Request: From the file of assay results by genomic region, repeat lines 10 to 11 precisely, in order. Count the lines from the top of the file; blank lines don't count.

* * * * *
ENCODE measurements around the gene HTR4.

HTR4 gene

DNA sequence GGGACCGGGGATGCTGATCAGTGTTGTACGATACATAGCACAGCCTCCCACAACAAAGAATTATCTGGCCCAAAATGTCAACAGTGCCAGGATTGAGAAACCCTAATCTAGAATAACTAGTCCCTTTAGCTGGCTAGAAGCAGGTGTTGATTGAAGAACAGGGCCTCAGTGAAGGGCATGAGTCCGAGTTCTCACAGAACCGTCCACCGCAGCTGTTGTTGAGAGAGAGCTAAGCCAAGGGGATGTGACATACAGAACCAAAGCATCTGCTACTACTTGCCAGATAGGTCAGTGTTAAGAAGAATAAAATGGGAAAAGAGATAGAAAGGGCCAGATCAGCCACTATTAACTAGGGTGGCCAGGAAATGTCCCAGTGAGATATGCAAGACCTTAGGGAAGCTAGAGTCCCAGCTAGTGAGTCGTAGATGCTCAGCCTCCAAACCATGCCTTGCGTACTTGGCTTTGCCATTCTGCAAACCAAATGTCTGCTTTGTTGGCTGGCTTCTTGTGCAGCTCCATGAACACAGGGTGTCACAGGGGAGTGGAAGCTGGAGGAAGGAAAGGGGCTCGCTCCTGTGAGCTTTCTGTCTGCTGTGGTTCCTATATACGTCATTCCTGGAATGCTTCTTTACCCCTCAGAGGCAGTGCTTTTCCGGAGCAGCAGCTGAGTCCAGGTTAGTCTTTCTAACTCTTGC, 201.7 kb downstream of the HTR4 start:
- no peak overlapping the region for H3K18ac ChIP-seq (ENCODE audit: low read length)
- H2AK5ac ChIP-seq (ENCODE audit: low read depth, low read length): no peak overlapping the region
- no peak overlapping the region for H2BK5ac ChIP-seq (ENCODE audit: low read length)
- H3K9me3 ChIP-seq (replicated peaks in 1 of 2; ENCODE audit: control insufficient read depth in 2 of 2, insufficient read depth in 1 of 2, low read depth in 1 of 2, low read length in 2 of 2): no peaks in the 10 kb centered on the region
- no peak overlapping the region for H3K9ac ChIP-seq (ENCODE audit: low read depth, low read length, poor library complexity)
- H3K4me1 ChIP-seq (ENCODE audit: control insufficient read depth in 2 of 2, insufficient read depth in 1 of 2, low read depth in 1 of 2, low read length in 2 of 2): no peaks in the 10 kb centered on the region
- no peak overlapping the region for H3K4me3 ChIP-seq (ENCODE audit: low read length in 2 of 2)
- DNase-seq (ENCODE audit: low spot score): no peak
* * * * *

- no peak overlapping the region for H3K4me3 ChIP-seq (ENCODE audit: low read length in 2 of 2)
- DNase-seq (ENCODE audit: low spot score): no peak